The pilot episode of The Vegan Roadie features Ann Arbor’s The Lunch Room. The show’s host, Dustin Harder, interviews the restaurant’s owners, Joel Panozzo and Phillis Engelbert, and samples dishes from their menu. [Source]
Ann Arbor city council meeting (Jan. 21, 2014): Council communications at the start of the meeting highlighted an already-established pedestrian safety task force – and signaled that the evening could be contentious. It proved to be a night featuring some political friction, with the meeting extending past 1 a.m.
The pedestrian safety and access task force appeared on the agenda because confirmation of its nine members was a question before the council. As part of that vote, as well as during council communications, Stephen Kunselman (Ward 3) revived the recent controversy over an attempted repeal of the city’s crosswalk ordinance – an effort that mayor John Hieftje ultimately vetoed. The task force was appointed at Tuesday’s meeting, after Kunselman established that he was still interested in revising the city’s crosswalk ordinance so that motorists would be required to stop for pedestrians only if they could “do so safely.”
In other business, the council approved the site plan for a revised, expanded version of the 624 Church St. project, located in the block just south of South University Avenue. The revised plan is for a 14-story, 116,167-square-foot building with 123 units and about 230 bedrooms. The approval came after an hour and a half of debate on the site plan, focusing on the way the project is satisfying a zoning requirement to provide parking spaces – through the city’s contribution-in-lieu (CIL) program. The Ann Arbor Downtown Development Authority had approved three five-year extensions for the CIL monthly permits – beyond the standard CIL term of 15 years. When Kunselman’s bid to eliminate the extended term failed – a move that would have jeopardized the project’s financing – he told Sean Spellman, representing the developer: “I’m sorry if I scared you …”
Also related to downtown development, the council moved along a process to revise downtown zoning regulations. The council accepted the planning commission’s recommendations, and in turn tasked the planning commission to develop ordinance language to implement the recommendations. In general, the planning commission’s recommendations were intended to create more of a buffer between downtown development and adjacent or nearby residential neighborhoods. Several other recommendations focused on the issue of “premiums” – certain features that a developer can provide in exchange for additional by-right floor area ratio (FAR).
During its Tuesday meeting, the council added some direction of its own: (1) consider rezoning Huron Street from Division to Fourth Avenue to conform with the East Huron 1 character district, and consider incorporating 25-foot minimum side setbacks and 10-foot front setbacks where feasible in the East Huron 1 character district; and (2) consider whether other D1-zoned areas that do not have buffering from adjacent residential neighborhoods, including some areas of South University and Thayer Street, should be rezoned to D2. A date certain was also added by which the planning commission is to report to the council on all its work on this issue – Oct. 20, 2014.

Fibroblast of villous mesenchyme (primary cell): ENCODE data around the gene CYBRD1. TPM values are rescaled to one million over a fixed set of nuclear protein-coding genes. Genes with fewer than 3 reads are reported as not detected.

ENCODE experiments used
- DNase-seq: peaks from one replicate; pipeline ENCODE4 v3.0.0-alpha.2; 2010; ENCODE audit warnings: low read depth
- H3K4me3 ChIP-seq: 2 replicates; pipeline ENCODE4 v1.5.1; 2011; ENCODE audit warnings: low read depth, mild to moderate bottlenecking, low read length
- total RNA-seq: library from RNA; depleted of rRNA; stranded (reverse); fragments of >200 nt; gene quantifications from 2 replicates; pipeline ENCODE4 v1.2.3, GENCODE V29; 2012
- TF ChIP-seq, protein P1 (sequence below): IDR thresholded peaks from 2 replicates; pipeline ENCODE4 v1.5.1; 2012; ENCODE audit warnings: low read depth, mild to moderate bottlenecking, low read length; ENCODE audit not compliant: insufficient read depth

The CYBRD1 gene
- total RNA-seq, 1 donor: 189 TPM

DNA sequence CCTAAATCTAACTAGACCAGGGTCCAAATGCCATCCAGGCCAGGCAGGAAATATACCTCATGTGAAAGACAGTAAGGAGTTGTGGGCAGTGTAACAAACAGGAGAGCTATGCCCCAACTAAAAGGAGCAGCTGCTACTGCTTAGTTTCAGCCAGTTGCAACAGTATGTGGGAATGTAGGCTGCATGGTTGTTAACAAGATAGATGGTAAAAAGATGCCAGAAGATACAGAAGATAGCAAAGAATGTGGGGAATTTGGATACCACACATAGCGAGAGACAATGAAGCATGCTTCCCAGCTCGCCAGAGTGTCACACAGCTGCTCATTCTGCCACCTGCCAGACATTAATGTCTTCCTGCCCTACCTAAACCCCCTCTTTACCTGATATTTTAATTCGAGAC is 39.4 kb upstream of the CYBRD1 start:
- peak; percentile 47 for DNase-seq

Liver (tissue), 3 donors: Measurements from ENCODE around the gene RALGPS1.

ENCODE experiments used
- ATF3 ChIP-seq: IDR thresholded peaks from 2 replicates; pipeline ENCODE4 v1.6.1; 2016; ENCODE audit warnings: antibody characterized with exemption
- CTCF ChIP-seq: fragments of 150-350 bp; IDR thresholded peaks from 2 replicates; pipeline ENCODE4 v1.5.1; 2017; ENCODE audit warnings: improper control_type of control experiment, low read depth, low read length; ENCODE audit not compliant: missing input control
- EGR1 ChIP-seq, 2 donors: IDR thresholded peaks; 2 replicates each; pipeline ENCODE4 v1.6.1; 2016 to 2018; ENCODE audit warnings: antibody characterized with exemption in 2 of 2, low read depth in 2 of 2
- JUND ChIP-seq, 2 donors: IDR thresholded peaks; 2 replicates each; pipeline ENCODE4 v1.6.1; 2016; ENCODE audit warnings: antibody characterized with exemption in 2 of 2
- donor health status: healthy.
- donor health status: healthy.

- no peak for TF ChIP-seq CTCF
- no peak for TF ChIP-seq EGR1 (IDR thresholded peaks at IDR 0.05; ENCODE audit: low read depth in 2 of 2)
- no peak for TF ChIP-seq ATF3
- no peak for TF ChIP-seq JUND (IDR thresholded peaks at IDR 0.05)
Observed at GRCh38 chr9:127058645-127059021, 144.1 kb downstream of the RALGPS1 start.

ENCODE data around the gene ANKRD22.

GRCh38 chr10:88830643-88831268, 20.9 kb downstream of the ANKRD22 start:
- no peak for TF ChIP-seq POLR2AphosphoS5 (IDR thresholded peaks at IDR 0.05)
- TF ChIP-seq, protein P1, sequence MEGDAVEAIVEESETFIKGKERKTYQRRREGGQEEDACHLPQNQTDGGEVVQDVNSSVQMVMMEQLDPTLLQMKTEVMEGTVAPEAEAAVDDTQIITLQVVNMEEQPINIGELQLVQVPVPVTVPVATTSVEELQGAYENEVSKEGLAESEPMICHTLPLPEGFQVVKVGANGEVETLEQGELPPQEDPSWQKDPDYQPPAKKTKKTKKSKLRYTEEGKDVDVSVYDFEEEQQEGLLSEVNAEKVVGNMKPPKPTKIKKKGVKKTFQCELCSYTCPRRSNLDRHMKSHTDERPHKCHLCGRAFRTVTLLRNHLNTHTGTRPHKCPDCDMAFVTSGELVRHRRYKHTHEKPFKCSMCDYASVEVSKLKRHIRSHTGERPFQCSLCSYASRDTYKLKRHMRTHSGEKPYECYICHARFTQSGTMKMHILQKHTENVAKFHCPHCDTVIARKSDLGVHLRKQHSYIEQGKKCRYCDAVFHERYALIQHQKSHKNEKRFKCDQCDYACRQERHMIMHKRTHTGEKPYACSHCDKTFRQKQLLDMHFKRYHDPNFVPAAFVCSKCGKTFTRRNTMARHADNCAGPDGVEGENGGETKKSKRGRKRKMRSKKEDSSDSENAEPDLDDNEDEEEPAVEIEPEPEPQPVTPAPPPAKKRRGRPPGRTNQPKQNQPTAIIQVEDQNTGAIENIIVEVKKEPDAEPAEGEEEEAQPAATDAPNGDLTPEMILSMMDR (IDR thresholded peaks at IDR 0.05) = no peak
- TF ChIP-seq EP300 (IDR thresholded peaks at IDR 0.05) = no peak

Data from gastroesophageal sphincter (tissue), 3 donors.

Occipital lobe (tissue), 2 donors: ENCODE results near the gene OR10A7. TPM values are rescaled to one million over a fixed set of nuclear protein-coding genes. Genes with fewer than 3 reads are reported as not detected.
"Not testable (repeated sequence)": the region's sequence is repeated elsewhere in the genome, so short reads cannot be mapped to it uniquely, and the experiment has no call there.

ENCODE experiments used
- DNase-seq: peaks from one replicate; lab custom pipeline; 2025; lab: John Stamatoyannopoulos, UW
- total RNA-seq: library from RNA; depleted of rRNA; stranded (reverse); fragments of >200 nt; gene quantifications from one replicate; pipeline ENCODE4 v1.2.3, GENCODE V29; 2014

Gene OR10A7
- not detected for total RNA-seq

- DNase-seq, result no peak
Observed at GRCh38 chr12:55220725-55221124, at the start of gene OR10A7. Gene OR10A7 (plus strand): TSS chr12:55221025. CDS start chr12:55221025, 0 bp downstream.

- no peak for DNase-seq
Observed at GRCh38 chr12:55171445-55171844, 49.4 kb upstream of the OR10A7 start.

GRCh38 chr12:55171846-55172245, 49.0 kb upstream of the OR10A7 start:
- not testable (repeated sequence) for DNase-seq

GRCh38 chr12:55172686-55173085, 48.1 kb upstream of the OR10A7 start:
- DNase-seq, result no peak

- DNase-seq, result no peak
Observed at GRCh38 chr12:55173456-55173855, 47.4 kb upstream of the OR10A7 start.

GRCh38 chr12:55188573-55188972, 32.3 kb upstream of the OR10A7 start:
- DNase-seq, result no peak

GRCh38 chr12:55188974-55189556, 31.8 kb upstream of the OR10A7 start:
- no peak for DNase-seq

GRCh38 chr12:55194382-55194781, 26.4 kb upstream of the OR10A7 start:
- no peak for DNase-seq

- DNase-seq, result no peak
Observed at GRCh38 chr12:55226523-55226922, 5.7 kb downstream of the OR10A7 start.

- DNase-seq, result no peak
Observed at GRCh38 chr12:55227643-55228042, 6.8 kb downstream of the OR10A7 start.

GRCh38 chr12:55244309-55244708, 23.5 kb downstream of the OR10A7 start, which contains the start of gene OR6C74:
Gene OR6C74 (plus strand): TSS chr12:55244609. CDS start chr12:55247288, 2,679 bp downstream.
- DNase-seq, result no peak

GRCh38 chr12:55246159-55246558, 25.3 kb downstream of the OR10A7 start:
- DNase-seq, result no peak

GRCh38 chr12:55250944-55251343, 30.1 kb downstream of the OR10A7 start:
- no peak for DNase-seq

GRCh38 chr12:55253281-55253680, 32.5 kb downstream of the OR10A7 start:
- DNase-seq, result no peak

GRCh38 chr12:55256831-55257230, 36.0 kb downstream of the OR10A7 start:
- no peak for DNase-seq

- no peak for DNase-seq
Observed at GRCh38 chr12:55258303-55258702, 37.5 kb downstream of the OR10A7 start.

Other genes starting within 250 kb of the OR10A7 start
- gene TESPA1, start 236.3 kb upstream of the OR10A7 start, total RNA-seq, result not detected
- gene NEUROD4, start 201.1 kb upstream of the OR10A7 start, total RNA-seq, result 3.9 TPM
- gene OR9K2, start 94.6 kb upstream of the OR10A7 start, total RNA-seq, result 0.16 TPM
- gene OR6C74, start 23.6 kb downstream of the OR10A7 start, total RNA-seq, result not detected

In other zoning action at its Jan. 21 meeting, the council gave initial approval for the zoning of two unzoned properties on South State Street – 1643 and 1645 S. State. They are proposed to be zoned C1 (local business district). One of those properties houses Biercamp Artisan Sausage and Jerky.
In another item related to South State Street property, the council approved with no discussion a $25,550 contract with Atwell LLC for environmental site assessment services to evaluate 2500 S. State St. That’s the Edwards Brothers Malloy property for which the council is currently exploring options to purchase. The item was added to the agenda on Friday, Jan. 17, after the initial publication of the agenda.
Delayed by the council was a six-month extension of the contract with the city’s public art administrator, Aaron Seagraves, and a proposal to add $18,500 to his compensation to cover the added term. The postponement was made amid concern about the remaining $839,507 unallocated balance in the now-defunct Percent for Art fund. The political horse-trade made at the council table was to postpone the contract extension, with the expectation that it would be supported at the council’s next meeting – but at the same time, a process would start to return the better part of the $839,507 to the various funds from which that money was drawn.
The city’s new public art program relies on the idea of integrated or “baked-in” art for capital projects. It was developed by a five-member council committee, which included all four of the councilmembers who have announced that they’re running for mayor in 2014 – Sabra Briere (Ward 1), Sally Petersen (Ward 2), Christopher Taylor (Ward 3) and Stephen Kunselman (Ward 3). The fifth member of that committee was Margie Teall (Ward 4), who cast the only vote against postponing the contract extension for Seagraves – as she wanted to approve it at Tuesday’s meeting.
Also at its Jan. 21 meeting, the council approved $6,818 of general fund money to build a sidewalk from the northeast corner of Penberton Court and Waldenwood northward – to connect to a path leading the rest of the way to King Elementary School. The item, which has a history of at least four years, drew about 15 minutes of discussion.
Taking a half hour of council deliberations was another sidewalk-related item. The council approved the first of four steps in the process to impose a special assessment on property owners for a sidewalk on the east side of Pontiac Trail, between Skydale and Dhu Varren Road. Debate centered on a proposal from Kunselman to ask the city administrator to consider city funding for 80% of the project.
The council dispatched quickly two liquor-license related items: recommendation of a special downtown development liquor license for The Lunch Room at 407 N. Fifth Avenue, and a change in the classification of Silvio’s Organic Pizza license from a Tavern License to a Class C License.
Public commentary was highlighted by concerns about fracking.
Liquor licenses for two downtown Ann Arbor businesses have received a positive response from the Ann Arbor city council. The Lunch Room was recommended by the council for a special downtown development liquor license. And Silvio’s Organic Pizza was recommended for a change in classification for its existing license from a Tavern license to a Class C license.
The council’s actions came at its Jan. 21, 2014 meeting.
In more detail, the council voted to recommend that the Michigan Liquor Control Commission approve a special downtown development liquor license for The Lunch Room at 407 N. Fifth Avenue. That category of license was made available by the Michigan legislature in 2006 for cities that established districts where such licenses would be granted. The requirements …
Editor’s note: This “Live Updates” coverage of the Ann Arbor city council’s Jan. 21, 2014 meeting includes all the material from an earlier preview article published last week. We think that will facilitate easier navigation from live-update material to background material already in the file.